Ambrotypes Pannotypes Recovery rate is low. Immediately dry. Handle with care. Extremely fragile binder. Glass supports. Pack horizontally in a padded container. Air dry face up. Never freeze.
Daguerreotypes Immediately dry. Handle with care. Fragile surface and cover glass. Pack horizontally in a padded container. Air dry face up. Never freeze.
Tintypes Immediately dry. Handle with care. Fragile binder. Pack horizontally. Air dry. Never freeze.

The Conserve O Gram series is published as a reference on collections management and curatorial issues. Mention of a product, a manufacturer, or a supplier by name in this publication does not constitute an endorsement of that product or supplier by the National Park Service. Sources named are not all inclusive. It is suggested that readers also seek alternative product and vendor information in order to assess the full range of available supplies and equipment.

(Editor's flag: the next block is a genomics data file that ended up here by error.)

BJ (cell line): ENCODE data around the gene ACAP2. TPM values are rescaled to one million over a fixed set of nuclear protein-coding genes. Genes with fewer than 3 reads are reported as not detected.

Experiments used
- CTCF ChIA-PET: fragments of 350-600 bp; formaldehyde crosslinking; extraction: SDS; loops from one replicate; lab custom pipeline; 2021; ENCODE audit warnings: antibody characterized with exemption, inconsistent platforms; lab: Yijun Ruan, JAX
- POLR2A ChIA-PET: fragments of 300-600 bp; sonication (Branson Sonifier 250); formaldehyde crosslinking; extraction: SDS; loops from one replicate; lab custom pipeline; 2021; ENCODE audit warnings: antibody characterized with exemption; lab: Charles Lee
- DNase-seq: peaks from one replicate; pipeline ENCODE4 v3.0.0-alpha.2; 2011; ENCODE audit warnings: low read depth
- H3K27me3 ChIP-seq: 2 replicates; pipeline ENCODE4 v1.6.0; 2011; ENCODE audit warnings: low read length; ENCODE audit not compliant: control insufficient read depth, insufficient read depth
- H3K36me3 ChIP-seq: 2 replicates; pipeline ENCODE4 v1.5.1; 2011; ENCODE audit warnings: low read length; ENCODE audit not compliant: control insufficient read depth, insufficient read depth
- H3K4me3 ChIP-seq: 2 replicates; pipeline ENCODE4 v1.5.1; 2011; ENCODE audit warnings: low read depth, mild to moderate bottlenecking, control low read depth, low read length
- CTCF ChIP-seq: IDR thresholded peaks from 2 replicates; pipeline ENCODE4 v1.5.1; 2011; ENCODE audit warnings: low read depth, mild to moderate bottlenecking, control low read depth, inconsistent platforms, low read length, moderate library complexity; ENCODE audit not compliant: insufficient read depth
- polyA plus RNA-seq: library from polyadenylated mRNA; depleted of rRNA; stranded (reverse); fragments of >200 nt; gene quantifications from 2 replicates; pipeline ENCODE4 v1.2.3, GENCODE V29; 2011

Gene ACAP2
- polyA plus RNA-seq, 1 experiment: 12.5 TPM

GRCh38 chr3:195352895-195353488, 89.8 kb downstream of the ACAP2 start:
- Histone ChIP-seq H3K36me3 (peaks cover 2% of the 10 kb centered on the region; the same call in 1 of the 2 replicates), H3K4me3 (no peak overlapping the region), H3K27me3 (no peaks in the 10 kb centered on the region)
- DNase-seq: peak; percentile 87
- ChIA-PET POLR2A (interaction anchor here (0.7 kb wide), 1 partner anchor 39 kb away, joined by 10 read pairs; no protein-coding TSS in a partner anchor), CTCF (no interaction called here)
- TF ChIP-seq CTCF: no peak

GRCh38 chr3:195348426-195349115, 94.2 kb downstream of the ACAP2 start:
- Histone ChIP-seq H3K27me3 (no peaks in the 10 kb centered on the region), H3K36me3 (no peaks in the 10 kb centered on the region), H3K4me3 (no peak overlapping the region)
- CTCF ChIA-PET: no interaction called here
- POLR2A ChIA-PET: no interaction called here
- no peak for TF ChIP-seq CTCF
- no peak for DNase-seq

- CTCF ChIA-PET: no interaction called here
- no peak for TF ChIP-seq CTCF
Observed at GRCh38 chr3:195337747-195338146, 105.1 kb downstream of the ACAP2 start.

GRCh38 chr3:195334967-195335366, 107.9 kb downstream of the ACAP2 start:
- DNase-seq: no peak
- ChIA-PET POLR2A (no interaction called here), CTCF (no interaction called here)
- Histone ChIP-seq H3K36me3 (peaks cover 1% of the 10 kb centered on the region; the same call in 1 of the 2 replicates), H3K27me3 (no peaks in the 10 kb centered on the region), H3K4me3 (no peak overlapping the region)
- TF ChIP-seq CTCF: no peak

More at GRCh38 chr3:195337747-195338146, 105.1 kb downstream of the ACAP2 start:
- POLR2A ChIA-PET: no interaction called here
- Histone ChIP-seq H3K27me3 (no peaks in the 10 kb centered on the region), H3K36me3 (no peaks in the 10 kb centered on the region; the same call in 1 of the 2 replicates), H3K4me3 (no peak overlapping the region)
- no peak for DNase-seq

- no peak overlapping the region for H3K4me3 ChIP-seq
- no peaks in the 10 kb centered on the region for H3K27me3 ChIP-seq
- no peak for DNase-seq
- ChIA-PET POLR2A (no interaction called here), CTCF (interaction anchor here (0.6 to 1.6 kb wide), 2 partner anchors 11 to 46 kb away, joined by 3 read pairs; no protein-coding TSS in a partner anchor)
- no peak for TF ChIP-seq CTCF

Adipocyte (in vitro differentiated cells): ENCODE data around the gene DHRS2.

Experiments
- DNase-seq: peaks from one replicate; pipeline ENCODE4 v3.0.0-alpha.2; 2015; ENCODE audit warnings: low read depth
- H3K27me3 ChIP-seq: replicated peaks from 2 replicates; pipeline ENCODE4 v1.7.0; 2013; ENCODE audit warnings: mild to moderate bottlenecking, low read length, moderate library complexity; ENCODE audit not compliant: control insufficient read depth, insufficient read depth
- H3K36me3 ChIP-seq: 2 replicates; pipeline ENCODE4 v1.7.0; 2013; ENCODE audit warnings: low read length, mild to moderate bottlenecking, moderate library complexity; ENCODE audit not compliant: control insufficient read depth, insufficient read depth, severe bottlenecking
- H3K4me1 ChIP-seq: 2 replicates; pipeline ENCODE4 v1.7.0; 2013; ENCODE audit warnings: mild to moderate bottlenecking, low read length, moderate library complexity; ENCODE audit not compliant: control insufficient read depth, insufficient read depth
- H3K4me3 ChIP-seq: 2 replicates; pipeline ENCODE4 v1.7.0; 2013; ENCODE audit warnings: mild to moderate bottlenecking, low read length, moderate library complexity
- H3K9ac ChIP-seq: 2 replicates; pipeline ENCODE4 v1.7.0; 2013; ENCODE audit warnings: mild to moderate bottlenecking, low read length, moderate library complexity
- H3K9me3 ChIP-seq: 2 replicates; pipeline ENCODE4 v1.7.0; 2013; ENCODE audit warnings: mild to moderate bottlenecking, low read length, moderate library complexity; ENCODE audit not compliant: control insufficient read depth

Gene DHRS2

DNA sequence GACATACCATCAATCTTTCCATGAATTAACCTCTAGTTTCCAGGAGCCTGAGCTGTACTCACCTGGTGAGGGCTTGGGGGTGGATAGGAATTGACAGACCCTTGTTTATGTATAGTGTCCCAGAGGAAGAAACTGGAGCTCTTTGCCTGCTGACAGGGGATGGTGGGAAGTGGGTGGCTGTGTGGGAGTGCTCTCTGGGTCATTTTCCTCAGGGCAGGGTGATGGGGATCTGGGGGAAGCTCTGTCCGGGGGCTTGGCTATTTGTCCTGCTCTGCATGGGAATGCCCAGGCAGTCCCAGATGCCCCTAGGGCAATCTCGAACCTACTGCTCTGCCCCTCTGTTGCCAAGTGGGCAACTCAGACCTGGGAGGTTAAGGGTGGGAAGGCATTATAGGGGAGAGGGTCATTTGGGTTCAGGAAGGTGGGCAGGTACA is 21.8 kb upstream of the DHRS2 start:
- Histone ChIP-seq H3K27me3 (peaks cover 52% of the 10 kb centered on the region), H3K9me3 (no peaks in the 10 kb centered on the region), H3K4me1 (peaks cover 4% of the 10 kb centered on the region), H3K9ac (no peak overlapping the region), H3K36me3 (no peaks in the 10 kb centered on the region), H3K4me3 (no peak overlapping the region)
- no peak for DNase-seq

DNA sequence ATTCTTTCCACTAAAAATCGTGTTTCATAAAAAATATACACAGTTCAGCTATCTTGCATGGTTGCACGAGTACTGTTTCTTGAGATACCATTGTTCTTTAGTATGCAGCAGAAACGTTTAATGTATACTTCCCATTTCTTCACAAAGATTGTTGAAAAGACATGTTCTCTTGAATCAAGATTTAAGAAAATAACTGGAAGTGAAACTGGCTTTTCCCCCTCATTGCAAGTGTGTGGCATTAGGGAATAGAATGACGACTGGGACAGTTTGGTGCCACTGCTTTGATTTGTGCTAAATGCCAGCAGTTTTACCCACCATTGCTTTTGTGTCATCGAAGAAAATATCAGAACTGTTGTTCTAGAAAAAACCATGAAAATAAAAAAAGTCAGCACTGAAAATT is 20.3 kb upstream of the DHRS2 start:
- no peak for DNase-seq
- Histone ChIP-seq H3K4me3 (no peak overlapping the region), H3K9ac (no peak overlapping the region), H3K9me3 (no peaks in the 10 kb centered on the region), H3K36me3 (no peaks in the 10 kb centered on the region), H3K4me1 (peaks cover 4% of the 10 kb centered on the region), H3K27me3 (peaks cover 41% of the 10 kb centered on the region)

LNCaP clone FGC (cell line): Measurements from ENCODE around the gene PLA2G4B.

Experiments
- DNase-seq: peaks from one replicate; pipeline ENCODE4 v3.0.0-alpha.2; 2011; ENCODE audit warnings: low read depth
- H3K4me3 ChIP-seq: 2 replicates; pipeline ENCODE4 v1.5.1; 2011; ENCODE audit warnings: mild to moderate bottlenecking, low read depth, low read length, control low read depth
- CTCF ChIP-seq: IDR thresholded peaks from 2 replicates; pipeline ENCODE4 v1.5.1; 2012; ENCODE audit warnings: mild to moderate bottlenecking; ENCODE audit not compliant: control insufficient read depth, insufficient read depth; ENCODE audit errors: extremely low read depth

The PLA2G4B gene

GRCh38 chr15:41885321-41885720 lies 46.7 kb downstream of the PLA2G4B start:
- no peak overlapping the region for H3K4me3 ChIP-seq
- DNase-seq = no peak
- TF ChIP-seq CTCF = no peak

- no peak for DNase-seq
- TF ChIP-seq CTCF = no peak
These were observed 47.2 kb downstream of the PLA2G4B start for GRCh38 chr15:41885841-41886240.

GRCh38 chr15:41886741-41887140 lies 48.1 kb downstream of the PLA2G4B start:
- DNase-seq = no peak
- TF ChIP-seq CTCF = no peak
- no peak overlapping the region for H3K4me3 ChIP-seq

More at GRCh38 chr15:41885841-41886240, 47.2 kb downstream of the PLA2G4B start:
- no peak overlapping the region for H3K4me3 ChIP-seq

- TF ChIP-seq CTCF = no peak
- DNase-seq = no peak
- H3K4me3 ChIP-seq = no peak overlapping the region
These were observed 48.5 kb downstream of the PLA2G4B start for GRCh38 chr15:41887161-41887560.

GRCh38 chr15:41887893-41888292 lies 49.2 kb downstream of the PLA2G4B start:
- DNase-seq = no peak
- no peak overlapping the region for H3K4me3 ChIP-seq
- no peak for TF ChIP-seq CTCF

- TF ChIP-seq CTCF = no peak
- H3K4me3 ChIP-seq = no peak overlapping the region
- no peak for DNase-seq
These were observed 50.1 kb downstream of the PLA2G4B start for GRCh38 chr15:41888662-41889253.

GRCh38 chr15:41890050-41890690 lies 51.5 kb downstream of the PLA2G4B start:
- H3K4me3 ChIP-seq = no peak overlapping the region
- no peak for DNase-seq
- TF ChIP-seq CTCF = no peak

The series is distributed to all NPS units and is available to non-NPS institutions and interested individuals on line at . For further information and guidance concerning any of the topics or procedures addressed in the series, contact NPS Museum Management Program, 1849 C Street NW (2265), Washington, DC 20240; (202) 354-2000.

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3 Responses to Managing Collections After a Disaster

  1. […] Conserve O Grams – Information on the protection and recovery of damaged books, papers, photographs, textiles, and other cultural objects. […]

  2. pat stark says:

    What should I do with a painting [I THINK acrylic] on cardboard . it was found in the muddy silt and is still quite damp. It is curled on 2 edges some. Thanks Pat – Hartford Hisotircal Sociey